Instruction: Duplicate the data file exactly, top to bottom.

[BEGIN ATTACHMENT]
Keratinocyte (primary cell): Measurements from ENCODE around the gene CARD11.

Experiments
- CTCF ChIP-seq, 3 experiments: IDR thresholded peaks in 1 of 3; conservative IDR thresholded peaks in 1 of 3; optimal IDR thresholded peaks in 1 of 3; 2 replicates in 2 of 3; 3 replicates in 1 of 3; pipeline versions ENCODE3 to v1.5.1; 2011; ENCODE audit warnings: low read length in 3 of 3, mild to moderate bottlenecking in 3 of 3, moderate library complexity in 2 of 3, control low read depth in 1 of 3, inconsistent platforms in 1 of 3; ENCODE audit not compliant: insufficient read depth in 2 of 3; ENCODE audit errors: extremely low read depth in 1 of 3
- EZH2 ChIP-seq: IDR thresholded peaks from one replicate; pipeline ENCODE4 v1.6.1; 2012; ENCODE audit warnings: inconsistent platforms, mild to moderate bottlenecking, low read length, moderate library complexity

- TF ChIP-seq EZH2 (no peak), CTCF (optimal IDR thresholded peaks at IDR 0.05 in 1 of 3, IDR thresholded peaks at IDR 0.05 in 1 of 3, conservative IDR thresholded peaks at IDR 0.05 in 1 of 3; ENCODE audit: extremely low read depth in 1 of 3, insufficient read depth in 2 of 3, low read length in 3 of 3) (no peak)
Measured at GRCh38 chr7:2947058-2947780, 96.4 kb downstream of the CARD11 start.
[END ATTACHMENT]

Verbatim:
Keratinocyte (primary cell): Measurements from ENCODE around the gene CARD11.

Experiments
- CTCF ChIP-seq, 3 experiments: IDR thresholded peaks in 1 of 3; conservative IDR thresholded peaks in 1 of 3; optimal IDR thresholded peaks in 1 of 3; 2 replicates in 2 of 3; 3 replicates in 1 of 3; pipeline versions ENCODE3 to v1.5.1; 2011; ENCODE audit warnings: low read length in 3 of 3, mild to moderate bottlenecking in 3 of 3, moderate library complexity in 2 of 3, control low read depth in 1 of 3, inconsistent platforms in 1 of 3; ENCODE audit not compliant: insufficient read depth in 2 of 3; ENCODE audit errors: extremely low read depth in 1 of 3
- EZH2 ChIP-seq: IDR thresholded peaks from one replicate; pipeline ENCODE4 v1.6.1; 2012; ENCODE audit warnings: inconsistent platforms, mild to moderate bottlenecking, low read length, moderate library complexity

- TF ChIP-seq EZH2 (no peak), CTCF (optimal IDR thresholded peaks at IDR 0.05 in 1 of 3, IDR thresholded peaks at IDR 0.05 in 1 of 3, conservative IDR thresholded peaks at IDR 0.05 in 1 of 3; ENCODE audit: extremely low read depth in 1 of 3, insufficient read depth in 2 of 3, low read length in 3 of 3) (no peak)
Measured at GRCh38 chr7:2947058-2947780, 96.4 kb downstream of the CARD11 start.